Soaring rent prices are increasingly pushing young people into debt, according to new research from Creditfix.
New data from the personal insolvency provider has shown a significant rise in the number of renters under the age of 45 seeking support for unmanageable levels of debt. Individuals under the age of 45 now account for almost three quarters (73%) of all Creditfix customers who are renting, up from two thirds (67%) in 2021.
Rising demand and falling housing supply is driving rents higher, with ONS data showing that the median monthly rent in England between April 2022 and March 2023 was £825 – higher than any other point in history.
Rightmove data has found a 10% surge in rental prices from July to September compared to the same period last year. In addition, new lettings in London saw average advertised rents rise to £2,627 per month, representing a significant 12.1% increase from the previous year.
The Personal Debt Index is compiled using data from over 185,000 people across the UK who have received help with their finances through an IVA with Creditfix, this data shows that the average level of debt for renters is £17,347, up from £14,549 in 2021.
Whilst this is below the national average of unsecured debt at £18,040, it still represents a steep 19% increase.
Stephanie Chapman, Chief Operating Officer at Creditfix, said “The rental market, especially in larger towns and cities, is driving up prices and pushing younger people into debt. The demand for rental properties is high, leading to increased competition and rising rental prices.”
“Many people are struggling to afford rent or find appropriate housing in today’s market which can quickly put strain on budgets. In such cases, seeking debt help becomes essential for overcoming financial burdens.”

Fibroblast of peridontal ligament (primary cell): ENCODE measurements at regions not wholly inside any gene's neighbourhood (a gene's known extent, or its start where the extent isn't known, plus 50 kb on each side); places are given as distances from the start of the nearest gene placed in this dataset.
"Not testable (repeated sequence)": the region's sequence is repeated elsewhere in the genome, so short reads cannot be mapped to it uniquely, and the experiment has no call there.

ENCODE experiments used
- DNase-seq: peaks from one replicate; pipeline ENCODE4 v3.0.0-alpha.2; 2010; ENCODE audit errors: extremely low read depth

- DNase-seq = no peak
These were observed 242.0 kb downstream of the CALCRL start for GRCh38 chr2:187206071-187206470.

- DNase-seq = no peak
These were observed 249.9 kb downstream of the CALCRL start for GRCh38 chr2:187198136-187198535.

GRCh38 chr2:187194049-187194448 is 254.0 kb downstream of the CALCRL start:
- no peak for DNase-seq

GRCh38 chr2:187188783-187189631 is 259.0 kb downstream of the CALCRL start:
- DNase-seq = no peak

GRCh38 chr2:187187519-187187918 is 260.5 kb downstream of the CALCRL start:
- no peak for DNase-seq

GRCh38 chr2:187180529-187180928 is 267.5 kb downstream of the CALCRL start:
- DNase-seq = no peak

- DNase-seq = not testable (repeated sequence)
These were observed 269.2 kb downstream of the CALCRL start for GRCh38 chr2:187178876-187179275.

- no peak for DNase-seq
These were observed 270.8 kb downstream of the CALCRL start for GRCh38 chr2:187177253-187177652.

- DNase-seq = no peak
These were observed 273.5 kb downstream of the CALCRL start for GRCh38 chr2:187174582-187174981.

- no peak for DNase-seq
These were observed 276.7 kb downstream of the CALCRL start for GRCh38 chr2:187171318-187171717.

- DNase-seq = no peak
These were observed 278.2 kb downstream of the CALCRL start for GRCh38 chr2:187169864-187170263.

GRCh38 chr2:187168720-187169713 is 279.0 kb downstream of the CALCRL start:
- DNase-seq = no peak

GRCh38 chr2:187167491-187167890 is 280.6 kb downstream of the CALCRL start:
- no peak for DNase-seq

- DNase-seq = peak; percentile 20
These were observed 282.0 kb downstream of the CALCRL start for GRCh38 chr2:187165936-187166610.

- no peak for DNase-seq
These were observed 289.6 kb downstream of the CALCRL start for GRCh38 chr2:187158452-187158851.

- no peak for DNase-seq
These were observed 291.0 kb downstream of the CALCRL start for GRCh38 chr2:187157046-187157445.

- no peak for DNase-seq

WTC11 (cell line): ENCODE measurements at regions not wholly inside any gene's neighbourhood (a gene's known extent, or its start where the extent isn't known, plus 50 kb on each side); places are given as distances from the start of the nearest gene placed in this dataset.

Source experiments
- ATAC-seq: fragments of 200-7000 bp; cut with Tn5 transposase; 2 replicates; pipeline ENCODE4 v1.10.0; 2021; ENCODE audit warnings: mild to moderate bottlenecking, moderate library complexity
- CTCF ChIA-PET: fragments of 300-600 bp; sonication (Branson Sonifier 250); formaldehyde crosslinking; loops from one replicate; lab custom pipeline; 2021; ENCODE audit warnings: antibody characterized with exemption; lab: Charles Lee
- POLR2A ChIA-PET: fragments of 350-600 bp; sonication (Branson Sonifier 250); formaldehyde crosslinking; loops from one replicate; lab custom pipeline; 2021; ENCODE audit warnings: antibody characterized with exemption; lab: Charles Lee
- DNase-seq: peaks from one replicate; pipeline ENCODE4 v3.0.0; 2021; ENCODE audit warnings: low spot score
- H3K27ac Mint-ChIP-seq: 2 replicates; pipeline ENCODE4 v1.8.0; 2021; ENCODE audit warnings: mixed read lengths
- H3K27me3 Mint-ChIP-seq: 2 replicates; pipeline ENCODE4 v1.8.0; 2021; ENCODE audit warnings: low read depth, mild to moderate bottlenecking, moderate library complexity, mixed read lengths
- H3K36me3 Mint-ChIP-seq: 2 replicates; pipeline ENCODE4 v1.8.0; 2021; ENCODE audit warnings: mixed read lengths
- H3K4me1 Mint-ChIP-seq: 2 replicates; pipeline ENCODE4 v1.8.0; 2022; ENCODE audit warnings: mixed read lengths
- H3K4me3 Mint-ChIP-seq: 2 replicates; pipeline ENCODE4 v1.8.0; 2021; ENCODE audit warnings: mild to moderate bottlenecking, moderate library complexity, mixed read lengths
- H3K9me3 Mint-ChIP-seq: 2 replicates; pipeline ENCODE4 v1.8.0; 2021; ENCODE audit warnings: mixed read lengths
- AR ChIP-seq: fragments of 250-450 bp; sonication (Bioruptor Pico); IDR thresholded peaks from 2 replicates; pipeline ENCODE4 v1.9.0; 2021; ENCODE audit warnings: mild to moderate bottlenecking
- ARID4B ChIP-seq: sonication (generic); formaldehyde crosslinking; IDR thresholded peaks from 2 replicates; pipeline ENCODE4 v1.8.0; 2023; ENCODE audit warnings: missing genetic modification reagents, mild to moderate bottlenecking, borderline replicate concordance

“There are formal and informal solutions available to renters to help them manage what they owe. Debt advisors will be able to offer guidance on the best solution for your circumstances, helping you set up a repayment plan that takes your living situation into consideration.”
“If you’ve fallen behind on rent, known as rent arrears, it’s important to act quickly. Contact your landlord and try to come to an agreement to resolve the problem. Check your tenancy agreement to determine who is responsible for the arrears. Joint tenants are both responsible, while individual tenants are solely responsible. If taking over someone else’s tenancy, you may not be responsible for their arrears.”
“Before making an agreement, assess your financial situation and create a budget. Make sure to only agree to pay back what you can afford. Consider seeking extra support through housing benefits if eligible.”
“You may be able to arrange alternative payment arrangements with Universal Credit to help pay your rent arrears. Alternatively, deductions from Universal Credit can be made towards arrears while you focus on current rent payments.”
“Clear arrears from previous properties before applying for council housing. Rent arrears from another property are often treated as non-priority, but court action can be taken against you.”
“If rent arrears accumulate, your landlord may seek possession and evict you. They must follow a legal process and obtain a court order before evicting you. A warrant of possession is necessary for bailiffs to enforce eviction.”
“If you are worried about how rental costs are impacting your financial situation, there is a wide range of support. Organisations like Creditfix can provide debt solutions and assistance to individuals facing financial challenges. Don’t hesitate to reach out for support and guidance during these difficult times.”